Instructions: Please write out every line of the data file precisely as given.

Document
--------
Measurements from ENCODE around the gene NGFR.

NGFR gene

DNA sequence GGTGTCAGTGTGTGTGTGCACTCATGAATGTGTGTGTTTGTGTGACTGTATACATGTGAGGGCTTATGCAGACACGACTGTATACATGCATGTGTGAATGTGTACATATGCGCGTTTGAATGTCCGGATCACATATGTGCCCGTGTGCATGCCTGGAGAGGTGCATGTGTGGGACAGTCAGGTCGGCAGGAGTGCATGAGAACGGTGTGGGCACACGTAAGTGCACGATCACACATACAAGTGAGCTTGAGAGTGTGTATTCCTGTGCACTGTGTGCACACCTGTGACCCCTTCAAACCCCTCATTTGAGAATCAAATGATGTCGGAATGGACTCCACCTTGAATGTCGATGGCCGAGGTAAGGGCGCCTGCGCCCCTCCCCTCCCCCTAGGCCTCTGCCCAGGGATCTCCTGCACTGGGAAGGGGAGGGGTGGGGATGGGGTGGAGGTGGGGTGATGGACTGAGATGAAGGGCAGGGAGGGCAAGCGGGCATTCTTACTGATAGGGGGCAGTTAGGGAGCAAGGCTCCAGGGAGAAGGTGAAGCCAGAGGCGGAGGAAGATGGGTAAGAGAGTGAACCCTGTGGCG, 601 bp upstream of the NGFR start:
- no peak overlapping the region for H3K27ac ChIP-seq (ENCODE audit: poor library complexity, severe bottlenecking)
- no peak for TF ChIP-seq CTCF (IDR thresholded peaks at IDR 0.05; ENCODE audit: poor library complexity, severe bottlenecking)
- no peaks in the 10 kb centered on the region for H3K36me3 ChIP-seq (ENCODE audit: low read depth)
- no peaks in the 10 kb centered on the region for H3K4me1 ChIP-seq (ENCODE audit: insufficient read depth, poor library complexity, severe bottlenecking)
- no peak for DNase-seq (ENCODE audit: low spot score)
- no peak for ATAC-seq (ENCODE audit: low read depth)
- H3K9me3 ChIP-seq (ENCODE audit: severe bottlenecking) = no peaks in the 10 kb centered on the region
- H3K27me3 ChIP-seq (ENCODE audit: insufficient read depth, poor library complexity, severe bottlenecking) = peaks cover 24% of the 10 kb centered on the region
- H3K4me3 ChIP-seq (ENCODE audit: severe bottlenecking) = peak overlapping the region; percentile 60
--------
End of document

Measurements from ENCODE around the gene NGFR.

NGFR gene

DNA sequence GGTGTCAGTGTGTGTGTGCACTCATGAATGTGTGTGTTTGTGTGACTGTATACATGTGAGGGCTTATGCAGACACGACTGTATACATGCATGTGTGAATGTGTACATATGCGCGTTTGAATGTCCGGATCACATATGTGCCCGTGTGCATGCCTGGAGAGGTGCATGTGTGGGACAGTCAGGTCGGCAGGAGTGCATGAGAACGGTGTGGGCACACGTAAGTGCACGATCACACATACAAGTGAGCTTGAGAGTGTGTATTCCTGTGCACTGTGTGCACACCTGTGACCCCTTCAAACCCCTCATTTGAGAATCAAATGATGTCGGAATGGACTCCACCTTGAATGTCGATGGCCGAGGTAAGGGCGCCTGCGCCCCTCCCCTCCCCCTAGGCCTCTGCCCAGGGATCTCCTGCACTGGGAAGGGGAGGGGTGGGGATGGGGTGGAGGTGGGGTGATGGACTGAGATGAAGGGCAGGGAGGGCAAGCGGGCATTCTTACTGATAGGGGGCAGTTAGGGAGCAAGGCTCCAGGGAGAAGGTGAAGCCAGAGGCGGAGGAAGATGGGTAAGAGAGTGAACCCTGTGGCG, 601 bp upstream of the NGFR start:
- no peak overlapping the region for H3K27ac ChIP-seq (ENCODE audit: poor library complexity, severe bottlenecking)
- no peak for TF ChIP-seq CTCF (IDR thresholded peaks at IDR 0.05; ENCODE audit: poor library complexity, severe bottlenecking)
- no peaks in the 10 kb centered on the region for H3K36me3 ChIP-seq (ENCODE audit: low read depth)
- no peaks in the 10 kb centered on the region for H3K4me1 ChIP-seq (ENCODE audit: insufficient read depth, poor library complexity, severe bottlenecking)
- no peak for DNase-seq (ENCODE audit: low spot score)
- no peak for ATAC-seq (ENCODE audit: low read depth)
- H3K9me3 ChIP-seq (ENCODE audit: severe bottlenecking) = no peaks in the 10 kb centered on the region
- H3K27me3 ChIP-seq (ENCODE audit: insufficient read depth, poor library complexity, severe bottlenecking) = peaks cover 24% of the 10 kb centered on the region
- H3K4me3 ChIP-seq (ENCODE audit: severe bottlenecking) = peak overlapping the region; percentile 60